SEATTLE - Thediscovery of three distant supermassive black holes in proximity to one another is giving astronomers a glimpse into the chaotic early years of theuniverse.
Known as quasars,these incredibly bright objects are thought to be powered by gasfalling into enormous blackholes situated in the centers of galaxies.Although smaller than our solarsystem, a single quasar can outshine an entire galaxy of a hundred billion stars.
Roughly100,000 quasars have been observed in recent years, some of them doublequasars. But this is the first time that three quasars have been found sonear one another. The three quasars are separated by about 100,000 to 150,000light years--about the width of our MilkyWay [image].
"Quasarsare extremely rare objects. To find two of them so close together is veryunlikely if they were randomly distributed in space," said study leaderGeorge Djorgovski, an astronomer at Caltech. "To find three is unprecedented."
Thediscovery, made using the European Space Observatory's Very Large Telescope andthe W.M. Keck Observatory Hawaii, was reported here today at the 209thmeeting of the American Astronomical Society. A science paper on the researchhas been submitted to Astrophysical Journal Letters.
One of thequasars in the triplet, called LBQS 1429-008, was discovered in 1989 by a teamof astronomers led by Paul Hewett of the Institute of Astronomy in Cambridge,England.
Hewett'steam later spotted what appeared to be a faint companion to their quasar, butthey dismissed it as a visual illusion created by gravitationallensing, whereby light traveling towards Earth from distant galaxies is bent bythe gravity of massive objects--such as starclusters, darkmatter clumps or other galaxies--in their path. Sometimes, this can createmirror images of a galaxy in one or more different places in the sky.
But the newobservations have revealed a third, even fainter companion to Hewett's quasarduo and, equally important, the lack of any galaxy that could possibly serve asa lens. This makes it highly unlikely that gravitational lensing isresponsible, the researchers say.
"Wejust could not reproduce the data," said study team member FredericCourbin of Ecole Polytechnique Federale de Lausanne in Switzerland. "It isessentially impossible to account for what we see using reasonablegravitational lensing models."
The teamalso observed small differences in the properties of the three quasars that arebest explained if the quasars are physically distinct objects.
Doublequasars are thought to form when two galaxies, each containing their own supermassiveblack holes, merge together. While the amalgamation of two black holes isthought to just create a larger black hole, the merger of three black holes isexpected to be more violent and interesting.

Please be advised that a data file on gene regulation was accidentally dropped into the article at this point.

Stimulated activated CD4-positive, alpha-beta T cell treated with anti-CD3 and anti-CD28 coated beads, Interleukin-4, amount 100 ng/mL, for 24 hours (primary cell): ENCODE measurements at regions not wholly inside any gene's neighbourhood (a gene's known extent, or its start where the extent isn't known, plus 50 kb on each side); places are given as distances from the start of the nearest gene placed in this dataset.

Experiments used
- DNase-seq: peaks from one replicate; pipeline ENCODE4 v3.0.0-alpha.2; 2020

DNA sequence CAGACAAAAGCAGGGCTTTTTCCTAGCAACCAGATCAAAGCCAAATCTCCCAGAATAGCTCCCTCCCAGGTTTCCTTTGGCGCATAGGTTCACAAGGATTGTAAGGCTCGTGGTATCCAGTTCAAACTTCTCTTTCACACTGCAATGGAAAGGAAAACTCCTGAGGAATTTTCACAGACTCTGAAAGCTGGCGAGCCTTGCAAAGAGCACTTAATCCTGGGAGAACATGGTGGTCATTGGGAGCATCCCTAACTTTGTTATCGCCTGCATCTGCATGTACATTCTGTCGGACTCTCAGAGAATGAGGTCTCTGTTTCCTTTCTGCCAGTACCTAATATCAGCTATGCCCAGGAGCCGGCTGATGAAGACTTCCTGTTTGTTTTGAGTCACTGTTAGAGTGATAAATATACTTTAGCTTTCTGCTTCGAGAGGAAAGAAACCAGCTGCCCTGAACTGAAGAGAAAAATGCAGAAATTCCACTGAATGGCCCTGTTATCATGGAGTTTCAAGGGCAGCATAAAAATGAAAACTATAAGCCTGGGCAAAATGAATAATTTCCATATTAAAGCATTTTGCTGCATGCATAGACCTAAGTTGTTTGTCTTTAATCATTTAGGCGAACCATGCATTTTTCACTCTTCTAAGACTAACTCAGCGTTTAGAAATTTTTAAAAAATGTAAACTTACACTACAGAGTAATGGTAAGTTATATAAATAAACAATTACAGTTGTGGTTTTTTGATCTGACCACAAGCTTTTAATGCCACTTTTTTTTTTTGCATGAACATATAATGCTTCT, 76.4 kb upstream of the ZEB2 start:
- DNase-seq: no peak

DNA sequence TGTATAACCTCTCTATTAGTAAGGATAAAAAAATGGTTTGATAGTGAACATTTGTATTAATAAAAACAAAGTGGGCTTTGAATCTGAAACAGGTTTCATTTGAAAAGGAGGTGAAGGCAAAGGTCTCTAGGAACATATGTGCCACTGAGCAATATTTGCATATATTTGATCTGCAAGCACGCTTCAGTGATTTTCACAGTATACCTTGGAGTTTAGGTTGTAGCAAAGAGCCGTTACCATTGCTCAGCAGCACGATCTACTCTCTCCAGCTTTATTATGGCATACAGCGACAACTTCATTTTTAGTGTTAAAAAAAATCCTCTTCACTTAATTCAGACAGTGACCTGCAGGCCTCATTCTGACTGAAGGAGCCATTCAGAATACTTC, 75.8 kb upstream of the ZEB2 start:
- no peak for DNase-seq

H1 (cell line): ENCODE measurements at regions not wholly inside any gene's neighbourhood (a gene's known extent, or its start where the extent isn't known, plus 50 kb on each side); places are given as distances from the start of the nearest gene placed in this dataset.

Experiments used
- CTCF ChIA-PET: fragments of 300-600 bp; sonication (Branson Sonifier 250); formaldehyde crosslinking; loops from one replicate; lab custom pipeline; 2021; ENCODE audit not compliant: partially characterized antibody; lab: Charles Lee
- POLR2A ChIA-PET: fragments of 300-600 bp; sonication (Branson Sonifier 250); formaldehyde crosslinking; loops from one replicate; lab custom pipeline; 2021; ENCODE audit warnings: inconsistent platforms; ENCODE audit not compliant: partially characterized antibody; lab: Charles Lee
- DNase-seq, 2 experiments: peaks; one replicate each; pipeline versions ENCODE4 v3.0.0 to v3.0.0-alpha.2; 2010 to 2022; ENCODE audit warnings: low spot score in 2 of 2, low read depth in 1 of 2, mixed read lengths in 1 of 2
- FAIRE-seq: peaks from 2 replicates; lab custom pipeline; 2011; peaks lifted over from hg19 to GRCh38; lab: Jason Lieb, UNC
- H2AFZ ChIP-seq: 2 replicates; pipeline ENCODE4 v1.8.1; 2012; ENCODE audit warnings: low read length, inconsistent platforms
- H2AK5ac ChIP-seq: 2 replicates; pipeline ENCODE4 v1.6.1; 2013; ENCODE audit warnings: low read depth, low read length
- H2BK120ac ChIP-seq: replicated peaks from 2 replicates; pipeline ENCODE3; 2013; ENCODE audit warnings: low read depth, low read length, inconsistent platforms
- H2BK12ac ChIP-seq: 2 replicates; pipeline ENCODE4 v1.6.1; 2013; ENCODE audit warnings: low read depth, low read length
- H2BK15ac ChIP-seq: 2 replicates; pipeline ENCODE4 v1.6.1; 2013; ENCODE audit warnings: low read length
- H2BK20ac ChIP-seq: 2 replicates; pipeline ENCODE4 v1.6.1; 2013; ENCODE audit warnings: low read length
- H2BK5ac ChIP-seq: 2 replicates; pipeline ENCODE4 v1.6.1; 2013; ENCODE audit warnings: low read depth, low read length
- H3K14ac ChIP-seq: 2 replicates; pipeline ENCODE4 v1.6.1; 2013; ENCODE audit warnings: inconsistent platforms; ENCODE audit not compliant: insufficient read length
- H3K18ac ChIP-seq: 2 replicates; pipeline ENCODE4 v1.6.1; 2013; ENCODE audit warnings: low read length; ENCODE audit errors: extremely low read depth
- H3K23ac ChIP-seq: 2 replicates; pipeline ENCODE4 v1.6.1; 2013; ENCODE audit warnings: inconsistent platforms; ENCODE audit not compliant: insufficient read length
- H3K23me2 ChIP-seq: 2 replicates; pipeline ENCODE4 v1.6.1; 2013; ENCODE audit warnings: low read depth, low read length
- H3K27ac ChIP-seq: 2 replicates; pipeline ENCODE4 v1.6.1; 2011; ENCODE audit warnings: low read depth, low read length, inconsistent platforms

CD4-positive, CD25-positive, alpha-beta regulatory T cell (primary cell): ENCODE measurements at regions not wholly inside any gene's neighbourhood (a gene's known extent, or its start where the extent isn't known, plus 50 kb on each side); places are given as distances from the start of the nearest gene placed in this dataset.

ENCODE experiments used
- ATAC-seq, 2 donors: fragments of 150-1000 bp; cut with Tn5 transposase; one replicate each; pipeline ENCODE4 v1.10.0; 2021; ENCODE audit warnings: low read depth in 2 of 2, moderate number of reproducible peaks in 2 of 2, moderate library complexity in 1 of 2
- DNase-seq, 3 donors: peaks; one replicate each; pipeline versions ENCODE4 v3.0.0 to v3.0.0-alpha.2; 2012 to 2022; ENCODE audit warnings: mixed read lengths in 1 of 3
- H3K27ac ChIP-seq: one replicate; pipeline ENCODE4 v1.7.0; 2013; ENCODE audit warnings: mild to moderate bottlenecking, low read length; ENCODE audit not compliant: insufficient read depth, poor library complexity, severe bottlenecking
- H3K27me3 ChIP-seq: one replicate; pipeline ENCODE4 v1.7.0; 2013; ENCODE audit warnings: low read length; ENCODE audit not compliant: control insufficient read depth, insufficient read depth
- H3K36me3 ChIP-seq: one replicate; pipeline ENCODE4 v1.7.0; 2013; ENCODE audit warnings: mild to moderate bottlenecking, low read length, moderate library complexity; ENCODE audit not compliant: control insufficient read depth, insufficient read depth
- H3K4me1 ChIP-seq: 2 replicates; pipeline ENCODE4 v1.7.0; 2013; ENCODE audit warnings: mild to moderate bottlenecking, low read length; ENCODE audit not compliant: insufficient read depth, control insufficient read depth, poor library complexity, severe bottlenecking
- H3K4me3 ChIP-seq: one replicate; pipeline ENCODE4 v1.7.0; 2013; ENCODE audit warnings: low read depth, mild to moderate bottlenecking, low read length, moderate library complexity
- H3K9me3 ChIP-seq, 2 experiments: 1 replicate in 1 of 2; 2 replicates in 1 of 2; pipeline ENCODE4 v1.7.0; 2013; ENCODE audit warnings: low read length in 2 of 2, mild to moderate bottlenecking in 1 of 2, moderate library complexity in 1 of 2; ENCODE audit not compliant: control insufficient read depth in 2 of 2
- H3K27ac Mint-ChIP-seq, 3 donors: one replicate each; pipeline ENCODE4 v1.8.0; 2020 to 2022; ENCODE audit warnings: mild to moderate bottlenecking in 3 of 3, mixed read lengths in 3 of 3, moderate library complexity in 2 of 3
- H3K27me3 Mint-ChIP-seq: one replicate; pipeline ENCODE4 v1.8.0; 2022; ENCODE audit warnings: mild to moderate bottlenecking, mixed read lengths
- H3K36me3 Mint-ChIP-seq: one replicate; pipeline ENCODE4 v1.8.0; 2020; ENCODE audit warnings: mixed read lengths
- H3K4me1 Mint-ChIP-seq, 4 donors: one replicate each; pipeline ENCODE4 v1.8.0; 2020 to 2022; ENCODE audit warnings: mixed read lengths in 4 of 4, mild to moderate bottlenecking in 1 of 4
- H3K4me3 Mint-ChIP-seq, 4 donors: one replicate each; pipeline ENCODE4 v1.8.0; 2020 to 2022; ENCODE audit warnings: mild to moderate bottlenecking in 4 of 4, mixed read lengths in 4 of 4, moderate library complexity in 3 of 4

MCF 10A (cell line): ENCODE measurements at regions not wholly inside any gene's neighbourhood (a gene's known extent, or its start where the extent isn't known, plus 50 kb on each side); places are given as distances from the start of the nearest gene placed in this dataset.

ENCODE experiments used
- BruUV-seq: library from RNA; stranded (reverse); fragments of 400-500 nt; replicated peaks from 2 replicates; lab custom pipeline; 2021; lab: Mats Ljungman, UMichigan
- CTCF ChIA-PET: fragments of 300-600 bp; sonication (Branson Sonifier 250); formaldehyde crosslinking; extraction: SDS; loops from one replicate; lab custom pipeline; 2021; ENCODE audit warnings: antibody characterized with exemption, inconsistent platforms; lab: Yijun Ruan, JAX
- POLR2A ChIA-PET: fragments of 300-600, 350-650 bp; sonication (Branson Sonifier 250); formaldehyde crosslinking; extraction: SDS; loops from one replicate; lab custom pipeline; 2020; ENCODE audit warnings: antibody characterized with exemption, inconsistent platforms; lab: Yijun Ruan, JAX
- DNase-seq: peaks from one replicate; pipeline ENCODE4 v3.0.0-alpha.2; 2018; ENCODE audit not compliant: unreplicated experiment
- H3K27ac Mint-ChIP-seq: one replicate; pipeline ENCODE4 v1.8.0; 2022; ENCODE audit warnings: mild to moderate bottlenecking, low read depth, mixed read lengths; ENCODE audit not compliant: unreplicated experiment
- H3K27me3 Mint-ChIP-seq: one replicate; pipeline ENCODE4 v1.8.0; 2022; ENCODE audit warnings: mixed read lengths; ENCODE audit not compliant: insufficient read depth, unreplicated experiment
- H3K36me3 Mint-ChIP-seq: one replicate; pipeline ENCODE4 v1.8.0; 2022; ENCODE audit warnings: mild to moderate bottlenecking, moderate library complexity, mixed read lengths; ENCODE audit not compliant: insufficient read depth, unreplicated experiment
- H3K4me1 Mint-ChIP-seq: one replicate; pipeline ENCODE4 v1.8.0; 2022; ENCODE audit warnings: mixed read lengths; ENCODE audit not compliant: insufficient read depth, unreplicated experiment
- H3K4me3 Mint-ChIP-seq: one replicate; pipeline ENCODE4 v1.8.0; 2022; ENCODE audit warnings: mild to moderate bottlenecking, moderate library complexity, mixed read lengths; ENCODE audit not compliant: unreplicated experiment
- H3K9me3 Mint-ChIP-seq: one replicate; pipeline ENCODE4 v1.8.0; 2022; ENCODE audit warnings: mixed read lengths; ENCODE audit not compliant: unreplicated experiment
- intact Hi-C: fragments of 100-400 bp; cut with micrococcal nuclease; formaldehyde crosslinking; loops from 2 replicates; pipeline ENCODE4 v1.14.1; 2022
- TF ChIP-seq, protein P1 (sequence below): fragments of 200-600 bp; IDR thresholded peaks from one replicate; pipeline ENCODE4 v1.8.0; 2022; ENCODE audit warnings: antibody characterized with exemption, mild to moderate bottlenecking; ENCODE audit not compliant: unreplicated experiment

"Threeis so much better than two because the dynamics of three gravitationallyinteracting bodies is chaotic, as opposed to the much more regular motion oftwo bodies simply orbiting each other," said Frederic Rasio ofNorthwestern University in Illinois.
Rasio wasnot involved in the triple quasar observations, but his team has done recenttheoretical work showing that interactions between three supermassive blackholes might occur as frequently as a few times per year within the observableuniverse.
Rasio'swork also predicts that triple quasar encounters could eject one or more of thebright objects straight out of the host galaxy. These "naked" quasarsare then destined to wander alone through the universe.
The triplequasar discovery provides astronomers with a rare glimpse into an early, andmuch more chaotic, period of the universe. The quasar trio is located about10.5 billion light years away in the Virgo constellation [image].This means light from those quasars that astronomers now see were emitted whenthe universe was just over 3billion years old. During that early epoch, the universe was a much smallerspace; galaxies were also smaller and collided much more frequently.
"Quasarsare believed to be powered by gas falling into supermassive black holes,"Djorgovski said. "This process happens very effectively when galaxiescollide or merge, and we are observing this system at the time in the cosmichistory when such galaxy interactions were at a peak."
Editor'sNote: Allweek, SPACE.com is providing completecoverage of the 209th meeting of the American Astronomical Society.
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